How We Do It: Adopting a different mowing pattern

Features - Cover Story

To offset staff reductions, Chris Theur, CGCS, Bear Slide Golf Club in Cicero, Ind., altered his fairway mowing style from the traditional striped look to a “circle” pattern, and in the process cut hi

January 26, 2010

"Just like everybody else we’ve been faced with budget and staffing cuts. We have a reputation for maintaining a high-quality golf course, and just a couple of years ago Golf Week rated us the sixth best public course in the state. But with a reduced staff – I went from 12 seasonal guys to seven – and the challenges that presented us, we didn’t want it to show that we cut back. We needed to start saving on our labor costs.

"We used to stripe our fairways, which is a very common practice. I’ve been striping fairways for as long as I can remember, but this process takes a long time. Typically we get a two-hour head start of play in the morning and when striping on a diagonal it would take the guys – depending on how much play caught up with them and how much played through – six to seven and a half hours. And mowing straight stripes on Fridays would take five to six hours to compete.

"When I started mowing fairways in 1981 I mowed in a circle cut – which some people call the British cut, or Euro cut or classic cut. What happens is one mower will start in the middle and work his way out, and the other mower will do a circle around the outside and work his way toward the middle. You end up with a line right down the middle of the fairway with one side light and the other side dark.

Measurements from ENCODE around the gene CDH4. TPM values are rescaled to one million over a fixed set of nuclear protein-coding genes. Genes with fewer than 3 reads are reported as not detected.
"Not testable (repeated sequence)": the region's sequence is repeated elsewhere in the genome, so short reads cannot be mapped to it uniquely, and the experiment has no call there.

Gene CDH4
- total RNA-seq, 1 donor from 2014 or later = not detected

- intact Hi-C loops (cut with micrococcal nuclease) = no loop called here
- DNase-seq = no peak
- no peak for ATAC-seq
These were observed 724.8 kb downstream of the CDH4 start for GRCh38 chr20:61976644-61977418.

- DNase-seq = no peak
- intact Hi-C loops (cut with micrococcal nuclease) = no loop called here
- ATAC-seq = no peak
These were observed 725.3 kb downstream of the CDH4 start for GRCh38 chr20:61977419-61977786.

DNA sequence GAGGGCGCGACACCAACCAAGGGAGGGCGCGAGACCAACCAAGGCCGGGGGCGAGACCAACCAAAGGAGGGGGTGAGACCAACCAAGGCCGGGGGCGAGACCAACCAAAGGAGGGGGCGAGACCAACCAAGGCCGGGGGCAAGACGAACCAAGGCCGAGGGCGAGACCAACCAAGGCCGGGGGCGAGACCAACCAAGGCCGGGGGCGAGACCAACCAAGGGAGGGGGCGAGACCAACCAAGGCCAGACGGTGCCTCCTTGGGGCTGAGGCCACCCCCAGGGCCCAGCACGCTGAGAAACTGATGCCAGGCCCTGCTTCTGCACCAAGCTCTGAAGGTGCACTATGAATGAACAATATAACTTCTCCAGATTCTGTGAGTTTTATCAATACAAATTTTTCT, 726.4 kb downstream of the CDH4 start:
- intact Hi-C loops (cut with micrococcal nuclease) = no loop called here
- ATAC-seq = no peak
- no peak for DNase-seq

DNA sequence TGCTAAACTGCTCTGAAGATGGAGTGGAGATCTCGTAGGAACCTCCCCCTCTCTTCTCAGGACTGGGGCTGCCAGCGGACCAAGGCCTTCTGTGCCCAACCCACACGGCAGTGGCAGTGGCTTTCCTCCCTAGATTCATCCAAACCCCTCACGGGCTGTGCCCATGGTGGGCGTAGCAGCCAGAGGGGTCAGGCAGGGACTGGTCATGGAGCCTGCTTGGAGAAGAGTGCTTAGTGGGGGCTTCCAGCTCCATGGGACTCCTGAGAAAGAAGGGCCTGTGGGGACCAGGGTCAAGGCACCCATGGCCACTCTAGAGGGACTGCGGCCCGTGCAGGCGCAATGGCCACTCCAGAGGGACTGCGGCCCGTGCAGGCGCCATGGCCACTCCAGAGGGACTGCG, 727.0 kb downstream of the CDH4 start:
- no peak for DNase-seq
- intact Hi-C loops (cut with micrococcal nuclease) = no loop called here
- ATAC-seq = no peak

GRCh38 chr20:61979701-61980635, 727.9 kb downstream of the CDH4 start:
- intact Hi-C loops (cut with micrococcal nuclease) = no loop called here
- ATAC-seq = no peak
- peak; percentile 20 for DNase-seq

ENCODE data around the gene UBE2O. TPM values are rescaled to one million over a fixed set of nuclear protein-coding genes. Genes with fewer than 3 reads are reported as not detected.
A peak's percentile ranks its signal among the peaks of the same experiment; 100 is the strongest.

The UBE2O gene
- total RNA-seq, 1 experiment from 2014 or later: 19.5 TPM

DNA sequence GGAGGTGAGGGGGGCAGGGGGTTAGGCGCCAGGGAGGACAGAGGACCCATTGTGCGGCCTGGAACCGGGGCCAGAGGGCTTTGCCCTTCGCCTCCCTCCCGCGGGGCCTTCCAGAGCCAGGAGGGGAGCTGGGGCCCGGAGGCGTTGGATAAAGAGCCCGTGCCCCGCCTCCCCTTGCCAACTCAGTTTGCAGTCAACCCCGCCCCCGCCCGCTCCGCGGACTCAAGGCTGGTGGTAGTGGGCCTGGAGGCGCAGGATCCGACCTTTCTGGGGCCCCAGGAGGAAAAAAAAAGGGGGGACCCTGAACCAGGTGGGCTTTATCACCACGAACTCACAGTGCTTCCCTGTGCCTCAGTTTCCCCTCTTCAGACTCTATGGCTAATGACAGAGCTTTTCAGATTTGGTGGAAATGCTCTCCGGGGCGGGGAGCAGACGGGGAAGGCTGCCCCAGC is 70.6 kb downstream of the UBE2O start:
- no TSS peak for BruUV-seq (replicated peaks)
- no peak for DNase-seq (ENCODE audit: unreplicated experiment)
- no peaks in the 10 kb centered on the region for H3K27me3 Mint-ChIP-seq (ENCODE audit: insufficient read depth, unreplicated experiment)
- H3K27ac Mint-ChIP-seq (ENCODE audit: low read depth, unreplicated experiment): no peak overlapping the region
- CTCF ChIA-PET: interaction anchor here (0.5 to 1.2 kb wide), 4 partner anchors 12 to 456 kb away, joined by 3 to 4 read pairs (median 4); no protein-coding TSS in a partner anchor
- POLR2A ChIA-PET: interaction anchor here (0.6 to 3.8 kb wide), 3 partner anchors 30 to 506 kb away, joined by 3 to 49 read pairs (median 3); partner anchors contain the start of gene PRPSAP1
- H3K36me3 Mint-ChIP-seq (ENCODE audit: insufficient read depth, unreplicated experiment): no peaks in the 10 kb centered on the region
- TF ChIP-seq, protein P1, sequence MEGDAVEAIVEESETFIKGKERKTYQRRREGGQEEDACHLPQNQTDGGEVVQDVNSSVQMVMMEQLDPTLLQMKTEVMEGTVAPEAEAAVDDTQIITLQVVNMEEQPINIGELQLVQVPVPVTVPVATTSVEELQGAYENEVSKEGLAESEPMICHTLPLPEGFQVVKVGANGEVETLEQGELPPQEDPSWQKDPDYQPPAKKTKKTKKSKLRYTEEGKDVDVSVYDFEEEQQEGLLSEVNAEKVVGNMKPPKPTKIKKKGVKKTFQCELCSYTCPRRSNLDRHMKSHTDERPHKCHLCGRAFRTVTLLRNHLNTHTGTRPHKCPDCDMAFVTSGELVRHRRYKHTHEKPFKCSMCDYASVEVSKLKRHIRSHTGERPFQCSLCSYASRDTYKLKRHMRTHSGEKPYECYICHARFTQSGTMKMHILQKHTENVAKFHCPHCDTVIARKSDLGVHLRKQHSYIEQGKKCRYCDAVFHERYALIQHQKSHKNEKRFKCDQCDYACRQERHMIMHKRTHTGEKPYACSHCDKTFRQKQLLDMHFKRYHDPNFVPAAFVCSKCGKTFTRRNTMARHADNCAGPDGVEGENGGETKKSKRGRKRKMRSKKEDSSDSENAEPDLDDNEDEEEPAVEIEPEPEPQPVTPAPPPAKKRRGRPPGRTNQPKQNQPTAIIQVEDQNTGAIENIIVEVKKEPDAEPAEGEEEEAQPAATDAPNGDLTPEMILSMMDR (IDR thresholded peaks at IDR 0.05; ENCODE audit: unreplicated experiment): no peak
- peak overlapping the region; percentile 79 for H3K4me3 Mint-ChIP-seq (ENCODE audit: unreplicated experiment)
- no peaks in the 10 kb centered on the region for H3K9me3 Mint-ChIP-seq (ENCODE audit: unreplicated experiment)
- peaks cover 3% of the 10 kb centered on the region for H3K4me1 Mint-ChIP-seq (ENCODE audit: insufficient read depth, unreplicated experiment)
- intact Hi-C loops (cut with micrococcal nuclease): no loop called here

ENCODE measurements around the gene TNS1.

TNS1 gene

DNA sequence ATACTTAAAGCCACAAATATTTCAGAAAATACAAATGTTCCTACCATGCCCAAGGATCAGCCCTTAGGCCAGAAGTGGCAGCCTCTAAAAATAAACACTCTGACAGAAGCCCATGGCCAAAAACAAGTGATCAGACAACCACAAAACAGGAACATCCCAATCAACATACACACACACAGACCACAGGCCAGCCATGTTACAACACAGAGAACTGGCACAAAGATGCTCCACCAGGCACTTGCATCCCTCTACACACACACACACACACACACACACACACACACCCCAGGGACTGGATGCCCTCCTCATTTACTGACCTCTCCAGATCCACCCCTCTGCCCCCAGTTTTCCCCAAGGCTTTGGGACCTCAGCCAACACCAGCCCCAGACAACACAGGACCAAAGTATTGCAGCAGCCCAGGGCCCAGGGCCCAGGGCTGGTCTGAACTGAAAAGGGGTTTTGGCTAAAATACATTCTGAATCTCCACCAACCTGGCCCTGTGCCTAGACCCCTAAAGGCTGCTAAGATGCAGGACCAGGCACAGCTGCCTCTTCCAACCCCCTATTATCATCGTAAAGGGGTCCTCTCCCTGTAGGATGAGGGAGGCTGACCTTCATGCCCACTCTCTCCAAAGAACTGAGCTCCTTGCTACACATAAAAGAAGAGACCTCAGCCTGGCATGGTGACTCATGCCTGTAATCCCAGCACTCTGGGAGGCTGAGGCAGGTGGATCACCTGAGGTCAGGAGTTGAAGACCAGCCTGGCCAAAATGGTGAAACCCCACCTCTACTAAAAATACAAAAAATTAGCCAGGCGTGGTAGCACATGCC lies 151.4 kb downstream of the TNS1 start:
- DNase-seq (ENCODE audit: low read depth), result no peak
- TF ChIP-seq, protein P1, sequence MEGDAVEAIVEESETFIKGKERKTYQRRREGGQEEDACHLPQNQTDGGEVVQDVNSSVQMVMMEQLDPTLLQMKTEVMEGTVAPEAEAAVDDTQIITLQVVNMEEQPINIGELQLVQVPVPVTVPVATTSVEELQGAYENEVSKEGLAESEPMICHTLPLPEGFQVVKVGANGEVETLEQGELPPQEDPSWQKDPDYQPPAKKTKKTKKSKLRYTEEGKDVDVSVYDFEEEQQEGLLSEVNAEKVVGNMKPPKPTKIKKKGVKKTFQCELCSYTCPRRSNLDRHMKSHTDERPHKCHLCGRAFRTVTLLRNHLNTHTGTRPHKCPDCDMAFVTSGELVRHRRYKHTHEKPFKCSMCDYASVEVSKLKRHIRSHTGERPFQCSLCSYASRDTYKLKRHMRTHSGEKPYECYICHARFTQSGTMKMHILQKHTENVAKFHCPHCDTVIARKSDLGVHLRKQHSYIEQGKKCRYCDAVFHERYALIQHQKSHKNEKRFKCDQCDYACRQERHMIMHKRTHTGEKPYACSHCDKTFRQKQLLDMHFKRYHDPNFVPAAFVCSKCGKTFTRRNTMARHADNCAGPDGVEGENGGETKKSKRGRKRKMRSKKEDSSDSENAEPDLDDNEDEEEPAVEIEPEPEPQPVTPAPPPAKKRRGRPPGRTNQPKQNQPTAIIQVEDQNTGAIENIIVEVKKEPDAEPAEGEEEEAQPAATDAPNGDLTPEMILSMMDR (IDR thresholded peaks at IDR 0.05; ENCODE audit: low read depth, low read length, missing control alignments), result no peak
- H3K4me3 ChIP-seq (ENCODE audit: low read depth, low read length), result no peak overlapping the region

"So last fall we decided to change our mowing pattern and adopt this mowing style. We soon realized with circle cutting we got done a lot faster. In fact, we knocked our mowing time down to about four to four and a half hours. Now it’s very rare to get caught by play and we’re usually on No. 18 before the first group gets there in the morning. This saves a lot of time because the guys aren’t sitting on the machines watching the golfers play through and it allows them to get to their second jobs a lot faster. It also saves fuel and wear on the equipment. So it’s helping us overcome our budget cuts.

"The feedback from players has been positive. We’re a links-style course, so we already have a lot of natural areas. So this cutting style seems to fits the overall look of the golf course. I can see us mowing like this for the next several years. One thing we may do is rather than maintain the split look, we may alter our mowing direction every time we mow. One time we’ll go clockwise and the next time counterclockwise and not get the split look. We ran into a problem from cutting in one direction for too long the grass wanted to lay over and get a little leggy. We may go to alternating our mowing and end up with a fairway that is one color all the way across. It’s a look some courses are experimenting with right now."